This issue of the journal includes papers across both analytical and empirical schools within bioethics.In his feature article, ‘The kindest cut? Surgical castration, sex offenders and coercive offers’, John McMillan asks whether surgical castration can be ethically provided as medical treatment for sex offenders . While surgical castration has previously been available in a number of European countries, in recent years it has only been available in the Czech Republic and in Germany. The European Committee for the Prevention (...)
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  34.  9
    IEEN Workshop Report: Professionalism in Interdisciplinary and Empirical Bioethics.John Owens, Jonathan Ives & Alan Cribb - 2014 - Clinical Ethics 9 (4):109-112.
    The Interdisciplinary and Empirical Ethics Network was established in 2012 with funding from the Wellcome Trust in order to facilitate critical and constructive discussion around the nature of the disciplinary diversity within bioethics and to consider the ongoing development of bioethics as an evolving field of interdisciplinary study. In April 2013, the Interdisciplinary and Empirical Ethics Network organized a workshop at the Centre for Public Policy Research, King’s College London, which discussed the nature and possibility of (...)
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  35.  28
    Using Cognitive Interviews to Enhance Measurement in Empirical Bioethics: Developing a Measure of the Preventive Misconception in Biomedical HIV Prevention Trials.Jeremy Sugarman, Damon M. Seils, J. Kemp Watson-Ormond & Kevin P. Weinfurt - 2016 - Ajob Empirical Bioethics 7 (1):17-23.
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  36. What is ‘Moral Distress’ in Nursing? A Feminist Empirical Bioethics Study.Georgina Morley, Caroline Bradbury-Jones & Jonathan Ives - 2020 - Nursing Ethics 27 (5):1297-1314.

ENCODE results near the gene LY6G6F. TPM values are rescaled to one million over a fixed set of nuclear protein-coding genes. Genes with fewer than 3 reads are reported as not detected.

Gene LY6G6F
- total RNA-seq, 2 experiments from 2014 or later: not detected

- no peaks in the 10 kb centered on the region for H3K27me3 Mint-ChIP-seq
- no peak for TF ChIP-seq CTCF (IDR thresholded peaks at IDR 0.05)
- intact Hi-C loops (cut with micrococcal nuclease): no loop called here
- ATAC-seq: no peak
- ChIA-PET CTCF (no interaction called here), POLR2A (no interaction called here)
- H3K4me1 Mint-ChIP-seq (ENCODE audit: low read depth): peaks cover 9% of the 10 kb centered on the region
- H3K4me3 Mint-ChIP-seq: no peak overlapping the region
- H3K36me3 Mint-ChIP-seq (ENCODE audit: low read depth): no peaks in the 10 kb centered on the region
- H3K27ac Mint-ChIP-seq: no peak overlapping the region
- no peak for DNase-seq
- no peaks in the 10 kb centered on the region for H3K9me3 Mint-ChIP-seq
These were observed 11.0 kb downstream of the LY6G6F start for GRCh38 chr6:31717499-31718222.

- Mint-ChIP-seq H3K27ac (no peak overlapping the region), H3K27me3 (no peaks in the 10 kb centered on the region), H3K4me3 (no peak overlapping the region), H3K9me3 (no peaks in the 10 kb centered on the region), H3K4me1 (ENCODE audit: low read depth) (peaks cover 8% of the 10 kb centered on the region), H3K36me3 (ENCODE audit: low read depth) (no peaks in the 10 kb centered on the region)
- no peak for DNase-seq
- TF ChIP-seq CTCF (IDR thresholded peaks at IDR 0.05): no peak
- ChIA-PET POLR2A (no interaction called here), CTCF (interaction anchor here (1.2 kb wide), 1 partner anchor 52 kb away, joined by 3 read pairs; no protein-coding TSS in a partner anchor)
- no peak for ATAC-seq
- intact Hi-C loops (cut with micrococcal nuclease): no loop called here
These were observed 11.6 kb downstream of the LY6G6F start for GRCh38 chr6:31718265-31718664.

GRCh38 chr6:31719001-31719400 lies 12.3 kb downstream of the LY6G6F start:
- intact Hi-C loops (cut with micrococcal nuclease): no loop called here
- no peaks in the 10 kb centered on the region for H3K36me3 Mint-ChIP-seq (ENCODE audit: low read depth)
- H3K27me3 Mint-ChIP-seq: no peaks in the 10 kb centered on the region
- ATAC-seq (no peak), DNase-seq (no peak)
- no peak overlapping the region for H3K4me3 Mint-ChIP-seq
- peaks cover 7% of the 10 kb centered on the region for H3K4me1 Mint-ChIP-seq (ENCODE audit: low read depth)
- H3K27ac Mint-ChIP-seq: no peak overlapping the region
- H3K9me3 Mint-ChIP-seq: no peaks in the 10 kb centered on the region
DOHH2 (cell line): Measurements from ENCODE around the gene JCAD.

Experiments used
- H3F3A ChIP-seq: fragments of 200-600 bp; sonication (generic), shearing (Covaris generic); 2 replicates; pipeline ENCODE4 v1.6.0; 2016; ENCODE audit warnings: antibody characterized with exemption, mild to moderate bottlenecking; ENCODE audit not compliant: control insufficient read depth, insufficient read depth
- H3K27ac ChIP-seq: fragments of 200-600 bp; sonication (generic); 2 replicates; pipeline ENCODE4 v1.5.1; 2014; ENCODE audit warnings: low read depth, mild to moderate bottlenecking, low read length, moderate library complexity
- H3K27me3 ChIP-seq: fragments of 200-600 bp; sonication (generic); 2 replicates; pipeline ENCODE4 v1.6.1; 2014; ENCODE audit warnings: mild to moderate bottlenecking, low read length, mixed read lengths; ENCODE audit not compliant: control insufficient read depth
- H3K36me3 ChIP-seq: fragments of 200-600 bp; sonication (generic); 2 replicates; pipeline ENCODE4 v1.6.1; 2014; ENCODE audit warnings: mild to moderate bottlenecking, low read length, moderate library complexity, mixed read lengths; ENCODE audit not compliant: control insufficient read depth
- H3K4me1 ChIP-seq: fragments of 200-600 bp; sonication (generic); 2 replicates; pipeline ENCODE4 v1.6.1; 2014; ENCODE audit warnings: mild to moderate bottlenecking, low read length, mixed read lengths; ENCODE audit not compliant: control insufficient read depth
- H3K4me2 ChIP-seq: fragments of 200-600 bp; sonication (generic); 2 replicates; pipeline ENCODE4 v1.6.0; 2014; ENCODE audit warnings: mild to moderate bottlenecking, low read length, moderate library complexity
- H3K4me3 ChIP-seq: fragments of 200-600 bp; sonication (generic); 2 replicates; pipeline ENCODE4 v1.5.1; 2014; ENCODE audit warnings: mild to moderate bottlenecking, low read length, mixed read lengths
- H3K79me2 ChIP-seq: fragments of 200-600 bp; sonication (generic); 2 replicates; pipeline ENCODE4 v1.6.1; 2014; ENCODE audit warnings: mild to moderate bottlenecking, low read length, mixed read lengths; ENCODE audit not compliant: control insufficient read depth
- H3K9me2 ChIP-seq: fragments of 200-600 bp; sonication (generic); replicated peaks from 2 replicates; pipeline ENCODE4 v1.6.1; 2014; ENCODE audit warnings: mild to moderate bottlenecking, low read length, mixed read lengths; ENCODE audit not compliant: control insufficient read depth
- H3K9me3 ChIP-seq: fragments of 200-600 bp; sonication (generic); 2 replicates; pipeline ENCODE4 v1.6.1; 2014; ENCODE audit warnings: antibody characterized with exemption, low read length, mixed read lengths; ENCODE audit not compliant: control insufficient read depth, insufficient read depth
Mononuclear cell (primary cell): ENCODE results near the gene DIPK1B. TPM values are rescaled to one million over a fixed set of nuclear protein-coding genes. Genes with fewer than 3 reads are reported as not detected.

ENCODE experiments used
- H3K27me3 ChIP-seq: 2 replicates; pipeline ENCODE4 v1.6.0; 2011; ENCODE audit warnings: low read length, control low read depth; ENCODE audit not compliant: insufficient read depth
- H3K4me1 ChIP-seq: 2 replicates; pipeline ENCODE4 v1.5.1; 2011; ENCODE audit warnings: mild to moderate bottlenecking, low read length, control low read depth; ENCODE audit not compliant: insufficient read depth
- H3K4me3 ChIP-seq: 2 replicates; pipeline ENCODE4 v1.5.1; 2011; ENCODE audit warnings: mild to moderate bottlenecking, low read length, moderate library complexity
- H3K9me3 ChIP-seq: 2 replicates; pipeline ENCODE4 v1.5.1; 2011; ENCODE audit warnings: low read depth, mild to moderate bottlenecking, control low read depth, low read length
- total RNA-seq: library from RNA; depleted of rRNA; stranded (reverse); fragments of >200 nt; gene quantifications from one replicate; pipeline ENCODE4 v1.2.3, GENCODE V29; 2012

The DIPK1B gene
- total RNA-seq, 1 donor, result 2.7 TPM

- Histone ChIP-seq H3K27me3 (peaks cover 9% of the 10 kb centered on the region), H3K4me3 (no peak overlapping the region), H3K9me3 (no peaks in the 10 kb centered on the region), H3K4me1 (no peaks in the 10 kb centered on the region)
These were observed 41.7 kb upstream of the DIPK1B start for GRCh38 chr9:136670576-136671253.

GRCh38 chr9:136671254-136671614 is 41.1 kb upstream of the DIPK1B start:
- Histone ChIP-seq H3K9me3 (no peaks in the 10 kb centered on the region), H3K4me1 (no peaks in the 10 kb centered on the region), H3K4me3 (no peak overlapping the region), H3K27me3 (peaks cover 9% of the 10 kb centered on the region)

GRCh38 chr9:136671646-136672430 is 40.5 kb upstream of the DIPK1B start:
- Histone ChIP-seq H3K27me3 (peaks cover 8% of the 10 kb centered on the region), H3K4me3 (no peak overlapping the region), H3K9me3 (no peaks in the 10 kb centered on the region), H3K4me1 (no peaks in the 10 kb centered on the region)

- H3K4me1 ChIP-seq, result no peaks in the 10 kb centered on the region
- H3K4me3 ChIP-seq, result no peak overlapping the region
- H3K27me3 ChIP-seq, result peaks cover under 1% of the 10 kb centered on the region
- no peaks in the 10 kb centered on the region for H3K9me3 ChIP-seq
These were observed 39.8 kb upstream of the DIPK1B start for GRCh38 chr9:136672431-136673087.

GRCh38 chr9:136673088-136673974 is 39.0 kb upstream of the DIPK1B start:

BackgroundThe phenomenon of ‘moral distress’ has continued to be a popular topic for nursing research. However, much of the scholarship has lacked conceptual clarity, and there is debate about what it means to experience moral distress. Moral distress remains an obscure concept to many clinical nurses, especially those outside of North America, and there is a lack of empirical research regarding its impact on nurses in the United Kingdom and its relevance to clinical practice.Research aimTo explore the concept of (...)
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  37.  16
    Kon's Reinvention of the Empirical Bioethics Wheel.Søren Holm - 2009 - American Journal of Bioethics 9 (6-7):69-70.
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  38.  25
    Does Empirical Research Make Bioethics More Relevant? “The Embedded Researcher” as a Methodological Approach.Stella Reiter-Theil - 2004 - Medicine, Health Care and Philosophy 7 (1):17-29.
    What is the status of empirical contributions to bioethics, especially to clinical bioethics? Where is the empirical approach discussed in bioethics related to the ongoing debate about principlism versus casuistry? Can we consider an integrative model of research in medical ethics and which empirical methodology could then be valuable, the quantitative or the qualitative? These issues will be addressed in the first, theoretical part of the paper. The concept of the “embedded researcher” presented in (...)
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  39.  64
    Evidence-Based Ethics? On Evidence-Based Practice and the "Empirical Turn" From Normative Bioethics.Maya J. Goldenberg - 2005 - BMC Medical Ethics 6 (1):1-9.
    Background The increase in empirical methods of research in bioethics over the last two decades is typically perceived as a welcomed broadening of the discipline, with increased integration of social and life scientists into the field and ethics consultants into the clinical setting, however it also represents a loss of confidence in the typical normative and analytic methods of bioethics. Discussion The recent incipiency of "Evidence-Based Ethics" attests to this phenomenon and should be rejected as a solution (...)
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  40.  24
    Empirical Ethics: A Challenge to Bioethics.Pascal Borry, Paul Schotsmans & Kris Dierickx - 2004 - Medicine, Health Care and Philosophy 7 (1):1-3.